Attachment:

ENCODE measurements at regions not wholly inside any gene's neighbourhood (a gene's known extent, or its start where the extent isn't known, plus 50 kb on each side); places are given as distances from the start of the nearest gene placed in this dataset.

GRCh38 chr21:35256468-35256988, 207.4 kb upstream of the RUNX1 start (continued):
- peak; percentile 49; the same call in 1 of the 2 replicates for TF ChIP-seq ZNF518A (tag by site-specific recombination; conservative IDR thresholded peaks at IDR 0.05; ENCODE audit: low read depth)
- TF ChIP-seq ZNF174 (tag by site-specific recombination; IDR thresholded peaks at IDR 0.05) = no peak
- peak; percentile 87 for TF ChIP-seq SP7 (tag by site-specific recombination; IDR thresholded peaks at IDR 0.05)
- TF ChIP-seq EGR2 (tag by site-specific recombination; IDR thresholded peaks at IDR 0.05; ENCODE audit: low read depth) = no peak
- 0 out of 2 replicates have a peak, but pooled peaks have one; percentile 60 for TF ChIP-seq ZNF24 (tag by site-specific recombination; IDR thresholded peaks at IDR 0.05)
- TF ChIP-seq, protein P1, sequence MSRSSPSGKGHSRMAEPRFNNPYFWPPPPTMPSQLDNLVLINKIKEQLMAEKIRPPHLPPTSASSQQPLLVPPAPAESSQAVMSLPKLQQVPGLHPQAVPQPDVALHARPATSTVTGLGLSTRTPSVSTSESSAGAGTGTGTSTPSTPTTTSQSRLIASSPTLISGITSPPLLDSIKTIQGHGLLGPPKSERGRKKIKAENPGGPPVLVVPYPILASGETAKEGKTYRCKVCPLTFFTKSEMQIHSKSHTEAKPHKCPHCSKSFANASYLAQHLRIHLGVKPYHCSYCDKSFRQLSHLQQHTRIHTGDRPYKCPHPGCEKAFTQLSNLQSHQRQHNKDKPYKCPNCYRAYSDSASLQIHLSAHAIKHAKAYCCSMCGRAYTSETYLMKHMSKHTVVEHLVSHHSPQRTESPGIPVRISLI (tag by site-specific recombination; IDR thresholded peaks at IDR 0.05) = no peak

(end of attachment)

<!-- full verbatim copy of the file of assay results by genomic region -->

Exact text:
ENCODE measurements at regions not wholly inside any gene's neighbourhood (a gene's known extent, or its start where the extent isn't known, plus 50 kb on each side); places are given as distances from the start of the nearest gene placed in this dataset.

GRCh38 chr21:35256468-35256988, 207.4 kb upstream of the RUNX1 start (continued):
- peak; percentile 49; the same call in 1 of the 2 replicates for TF ChIP-seq ZNF518A (tag by site-specific recombination; conservative IDR thresholded peaks at IDR 0.05; ENCODE audit: low read depth)
- TF ChIP-seq ZNF174 (tag by site-specific recombination; IDR thresholded peaks at IDR 0.05) = no peak
- peak; percentile 87 for TF ChIP-seq SP7 (tag by site-specific recombination; IDR thresholded peaks at IDR 0.05)
- TF ChIP-seq EGR2 (tag by site-specific recombination; IDR thresholded peaks at IDR 0.05; ENCODE audit: low read depth) = no peak
- 0 out of 2 replicates have a peak, but pooled peaks have one; percentile 60 for TF ChIP-seq ZNF24 (tag by site-specific recombination; IDR thresholded peaks at IDR 0.05)
- TF ChIP-seq, protein P1, sequence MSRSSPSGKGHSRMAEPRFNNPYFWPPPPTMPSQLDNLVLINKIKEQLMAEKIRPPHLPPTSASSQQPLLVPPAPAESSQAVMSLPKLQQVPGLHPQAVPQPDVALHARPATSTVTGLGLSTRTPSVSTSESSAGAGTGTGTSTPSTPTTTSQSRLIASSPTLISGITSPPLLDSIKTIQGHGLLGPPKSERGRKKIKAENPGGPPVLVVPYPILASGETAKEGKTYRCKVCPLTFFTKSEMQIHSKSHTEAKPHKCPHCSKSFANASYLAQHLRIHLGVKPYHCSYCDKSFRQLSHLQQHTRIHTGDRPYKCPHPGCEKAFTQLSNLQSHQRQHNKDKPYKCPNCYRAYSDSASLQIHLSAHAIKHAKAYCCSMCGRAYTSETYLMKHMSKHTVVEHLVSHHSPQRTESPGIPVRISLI (tag by site-specific recombination; IDR thresholded peaks at IDR 0.05) = no peak